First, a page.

Principal Cast: Yoshiko Kuga (Teiko Uhara), Hizuro Takachiho (Sachiko Murota/Emmy), Ineko Arima (Hisako Tanuma), Koji Nanbara (Kenichi Uhara), Ko Nishimura (Sotaro Uhara), Sadako Sawamura ( Sotaro's wife), Yoshi Kato (Mr. Murota), Tatsuo Nagai (Lt. Kitamura).
BW-95m.

by Margarita Landazuri
Zero Focus  - Zero Focus

Zero Focus - Zero Focus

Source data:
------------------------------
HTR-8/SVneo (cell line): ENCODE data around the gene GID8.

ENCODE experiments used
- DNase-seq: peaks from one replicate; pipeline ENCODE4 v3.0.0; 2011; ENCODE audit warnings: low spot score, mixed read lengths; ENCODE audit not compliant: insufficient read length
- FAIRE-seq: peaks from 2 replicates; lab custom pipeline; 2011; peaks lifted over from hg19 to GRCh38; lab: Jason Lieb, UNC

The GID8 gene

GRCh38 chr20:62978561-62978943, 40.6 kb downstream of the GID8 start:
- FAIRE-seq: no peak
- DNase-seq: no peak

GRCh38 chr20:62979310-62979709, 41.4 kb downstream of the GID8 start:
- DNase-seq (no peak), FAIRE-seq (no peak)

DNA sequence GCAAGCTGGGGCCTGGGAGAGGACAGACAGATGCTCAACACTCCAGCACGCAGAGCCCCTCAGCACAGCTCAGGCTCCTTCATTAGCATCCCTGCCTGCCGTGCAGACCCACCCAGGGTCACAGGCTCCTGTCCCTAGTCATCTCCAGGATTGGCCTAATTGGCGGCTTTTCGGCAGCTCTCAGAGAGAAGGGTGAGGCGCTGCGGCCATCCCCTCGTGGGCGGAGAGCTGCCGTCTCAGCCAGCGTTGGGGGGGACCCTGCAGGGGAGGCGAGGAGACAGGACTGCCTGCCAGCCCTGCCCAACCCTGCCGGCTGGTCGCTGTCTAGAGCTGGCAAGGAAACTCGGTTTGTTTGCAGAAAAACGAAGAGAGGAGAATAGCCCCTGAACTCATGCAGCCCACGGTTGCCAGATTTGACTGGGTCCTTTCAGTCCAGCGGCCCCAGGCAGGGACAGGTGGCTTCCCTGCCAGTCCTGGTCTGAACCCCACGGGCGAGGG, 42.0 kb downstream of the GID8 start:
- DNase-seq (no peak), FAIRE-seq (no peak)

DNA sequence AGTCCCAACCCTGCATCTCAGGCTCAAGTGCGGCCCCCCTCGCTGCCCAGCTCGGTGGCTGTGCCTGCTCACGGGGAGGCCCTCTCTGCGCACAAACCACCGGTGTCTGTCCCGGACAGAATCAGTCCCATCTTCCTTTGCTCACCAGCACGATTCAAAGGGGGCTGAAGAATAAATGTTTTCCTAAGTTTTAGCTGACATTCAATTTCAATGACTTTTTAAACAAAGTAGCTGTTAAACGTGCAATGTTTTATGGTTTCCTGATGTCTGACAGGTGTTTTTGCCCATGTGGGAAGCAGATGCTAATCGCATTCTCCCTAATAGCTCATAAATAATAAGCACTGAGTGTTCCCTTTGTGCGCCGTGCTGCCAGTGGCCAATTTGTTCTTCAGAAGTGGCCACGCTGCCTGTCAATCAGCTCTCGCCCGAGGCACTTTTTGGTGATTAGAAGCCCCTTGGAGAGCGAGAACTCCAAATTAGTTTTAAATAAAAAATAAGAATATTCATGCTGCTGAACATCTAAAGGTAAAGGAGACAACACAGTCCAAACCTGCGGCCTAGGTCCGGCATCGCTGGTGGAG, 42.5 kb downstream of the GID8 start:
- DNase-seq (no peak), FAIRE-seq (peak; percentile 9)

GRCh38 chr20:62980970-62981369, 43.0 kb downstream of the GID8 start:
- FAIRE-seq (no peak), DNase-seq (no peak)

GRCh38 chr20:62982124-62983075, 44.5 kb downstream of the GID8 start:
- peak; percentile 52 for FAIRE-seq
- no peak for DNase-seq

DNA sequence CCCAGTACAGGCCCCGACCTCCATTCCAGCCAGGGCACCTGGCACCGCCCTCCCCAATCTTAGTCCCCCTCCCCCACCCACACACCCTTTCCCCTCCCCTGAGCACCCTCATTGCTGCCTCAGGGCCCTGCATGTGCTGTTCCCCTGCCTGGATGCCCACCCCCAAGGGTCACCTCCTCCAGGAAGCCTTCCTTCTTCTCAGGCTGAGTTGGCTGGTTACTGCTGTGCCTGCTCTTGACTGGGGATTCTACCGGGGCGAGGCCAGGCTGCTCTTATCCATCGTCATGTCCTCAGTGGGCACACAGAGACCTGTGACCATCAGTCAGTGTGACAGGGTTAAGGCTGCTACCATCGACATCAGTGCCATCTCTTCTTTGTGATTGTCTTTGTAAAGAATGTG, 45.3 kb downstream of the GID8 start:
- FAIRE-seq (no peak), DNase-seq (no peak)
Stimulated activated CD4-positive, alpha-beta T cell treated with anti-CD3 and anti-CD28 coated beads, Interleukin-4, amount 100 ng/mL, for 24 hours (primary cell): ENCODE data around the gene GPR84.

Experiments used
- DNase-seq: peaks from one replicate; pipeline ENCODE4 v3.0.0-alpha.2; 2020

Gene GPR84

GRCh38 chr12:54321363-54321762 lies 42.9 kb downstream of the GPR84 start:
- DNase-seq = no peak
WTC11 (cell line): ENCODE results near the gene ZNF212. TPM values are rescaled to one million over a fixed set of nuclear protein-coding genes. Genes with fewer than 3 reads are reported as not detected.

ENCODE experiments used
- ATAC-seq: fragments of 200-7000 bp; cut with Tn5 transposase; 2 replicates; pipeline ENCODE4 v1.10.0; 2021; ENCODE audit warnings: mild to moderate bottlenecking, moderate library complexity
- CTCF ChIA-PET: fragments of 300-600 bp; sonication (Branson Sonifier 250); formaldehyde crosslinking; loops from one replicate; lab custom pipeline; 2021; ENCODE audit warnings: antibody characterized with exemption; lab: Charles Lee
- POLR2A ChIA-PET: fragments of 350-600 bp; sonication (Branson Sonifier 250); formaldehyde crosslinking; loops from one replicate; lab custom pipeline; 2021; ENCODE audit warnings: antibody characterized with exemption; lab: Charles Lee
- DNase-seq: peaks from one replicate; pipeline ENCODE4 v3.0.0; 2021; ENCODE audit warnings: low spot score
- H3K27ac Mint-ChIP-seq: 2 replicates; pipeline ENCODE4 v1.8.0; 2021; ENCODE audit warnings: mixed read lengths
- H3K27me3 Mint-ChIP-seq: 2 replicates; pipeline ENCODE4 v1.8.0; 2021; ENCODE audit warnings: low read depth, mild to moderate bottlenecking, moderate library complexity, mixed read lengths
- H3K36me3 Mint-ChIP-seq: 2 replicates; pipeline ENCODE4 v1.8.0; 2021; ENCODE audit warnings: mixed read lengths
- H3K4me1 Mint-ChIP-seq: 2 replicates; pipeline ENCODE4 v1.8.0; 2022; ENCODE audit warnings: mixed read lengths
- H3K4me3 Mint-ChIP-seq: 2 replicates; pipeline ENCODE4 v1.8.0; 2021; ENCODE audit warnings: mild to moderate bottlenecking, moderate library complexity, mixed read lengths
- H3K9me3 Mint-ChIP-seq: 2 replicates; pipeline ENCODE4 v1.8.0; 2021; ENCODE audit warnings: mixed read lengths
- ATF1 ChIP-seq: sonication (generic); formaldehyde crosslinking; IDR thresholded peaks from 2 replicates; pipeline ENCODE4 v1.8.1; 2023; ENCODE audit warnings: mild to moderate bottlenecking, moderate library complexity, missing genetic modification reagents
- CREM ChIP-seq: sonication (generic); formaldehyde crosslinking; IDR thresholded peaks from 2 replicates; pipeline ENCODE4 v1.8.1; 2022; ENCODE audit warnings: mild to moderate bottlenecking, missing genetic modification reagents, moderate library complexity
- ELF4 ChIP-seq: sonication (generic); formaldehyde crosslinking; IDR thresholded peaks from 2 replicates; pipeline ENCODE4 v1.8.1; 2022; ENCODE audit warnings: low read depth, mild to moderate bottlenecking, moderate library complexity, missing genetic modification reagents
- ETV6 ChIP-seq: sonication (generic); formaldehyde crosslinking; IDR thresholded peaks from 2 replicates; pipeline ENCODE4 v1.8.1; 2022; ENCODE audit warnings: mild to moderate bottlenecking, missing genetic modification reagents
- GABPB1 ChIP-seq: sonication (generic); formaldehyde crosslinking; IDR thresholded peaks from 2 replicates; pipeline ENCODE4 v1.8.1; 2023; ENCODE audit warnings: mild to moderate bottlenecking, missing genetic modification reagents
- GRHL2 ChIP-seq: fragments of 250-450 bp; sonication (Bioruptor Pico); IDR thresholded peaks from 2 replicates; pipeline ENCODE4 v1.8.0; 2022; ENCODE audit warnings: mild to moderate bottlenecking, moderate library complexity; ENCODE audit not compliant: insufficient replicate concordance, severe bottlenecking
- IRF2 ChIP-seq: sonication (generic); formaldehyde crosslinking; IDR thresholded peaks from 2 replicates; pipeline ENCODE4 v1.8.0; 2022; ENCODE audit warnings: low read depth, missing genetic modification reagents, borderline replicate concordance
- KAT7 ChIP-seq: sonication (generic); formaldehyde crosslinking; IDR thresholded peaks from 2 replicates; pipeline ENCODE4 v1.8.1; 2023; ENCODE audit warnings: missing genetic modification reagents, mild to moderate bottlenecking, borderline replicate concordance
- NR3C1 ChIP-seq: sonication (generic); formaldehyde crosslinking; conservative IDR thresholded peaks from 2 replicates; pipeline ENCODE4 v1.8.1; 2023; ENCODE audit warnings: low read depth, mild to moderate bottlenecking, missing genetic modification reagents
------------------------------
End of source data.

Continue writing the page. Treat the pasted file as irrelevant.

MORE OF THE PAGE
Zero Focus (1961) is the second of eight films by Japanese director Yoshitaro Nomura based on works by crime writer Seicho Matsumoto, a pairing made in film noir heaven. Critics have compared Nomura to Hitchcock for his twisty plots; or, as British film curator Tom Vincent did, to Howard Hawks, "a director who could get the very best out of his assignments, whether working in comedy, crime or westerns, to express a personal vision of the world." As for Matsumoto, his stories and novels have been likened to that of noir legends such as Cornell Woolrich. Screenwriter and historian Wolcott Wheeler characterized Matsumoto's work as "one part Raymond Chandler, one part John Steinbeck, and one part Gore Vidal." The son of Hotei Nomura, one of the leading directors of the silent era at Shochiku Studio, Yoshitaro Nomura also spent his entire career at Shochiku, working as an assistant director to Akira Kurosawa before making his directing debut in 1952. A prolific filmmaker who directed 89 films in all genres, Nomura found his ideal collaborator in Matsumoto, at the time Japan's most popular crime writer, with 1958's Stakeout. Like several of Nomura's best-known noir films, Zero Focus, his second adaptation of a Matsumoto work, begins with a train journey from Tokyo to the provinces. Teiko (Yoshiko Kuga), a new bride in an arranged marriage, sees her husband off on a trip to wrap up his business affairs in Kanazawa in western Japan before returning to start a new project in Tokyo. When he disappears, Teiko goes to Kanazawa and ultimately to the ruggedly mountainous Noto peninsula to find out what happened to him. With the help of police and an investigator from her husband's company, she discovers a web of deceit, including revelations of corruption and prostitution during the American occupation following World War II. The superb black and white location cinematography, Nomura's masterful use of the wide screen, the performances, particularly by Kuga and two other important women characters, and the dramatic musical score, all enhance the absorbing and morally complex narrative that is reminiscent of the American noirs of the 1940s. A stylish, overlong 2009 remake of Zero Focus, in color, is visually lush but lacks the noir grittiness of the original. Until recently, Nomura's work was little seen outside of Japan, where his films were popular. His affinity for crime drama was not limited to Matsumoto's work. He also made a film version of an Ellery Queen novel, and his final work was Dangerous Women (1985), based on an Agatha Christie Poirot novel, The Hollow. But of his crime genre adaptations, his best were those based on Matsumoto's work. As noir expert Jake Hinkson writes, "What you see in Zero Focus is one of those rare, perfect blends of artistic sensibilities between writer and director....Matsumoto and Nomura shared a vision of the world that was dark and foreboding and rather opaque. Beneath the obscuring layers of social decorum, one found ever-twisting emotional complexity, social dysfunction, and legal corruption. Their collaborations are not to be missed." Director: Yoshitaro Nomura Producer: Ichinozuke Hosumi, Shigero Wakatsuki Screenplay: Shinobu Hashimoto, Yoji Yamada, based on the novel by Seicho Matsumoto Cinematography: Takashi Kawamata Editor: Yoshiyasu Hamamura Costume Design: Yuji Nagashima Art Direction: Koji Uno Music: Yasushi Akutagawa Principal Cast: Yoshiko Kuga (Teiko Uhara), Hizuro Takachiho (Sachiko Murota/Emmy), Ineko Arima (Hisako Tanuma), Koji Nanbara (Kenichi Uhara), Ko Nishimura (Sotaro Uhara), Sadako Sawamura ( Sotaro's wife), Yoshi Kato (Mr. Murota), Tatsuo Nagai (Lt. Kitamura). BW-95m. by Margarita Landazuri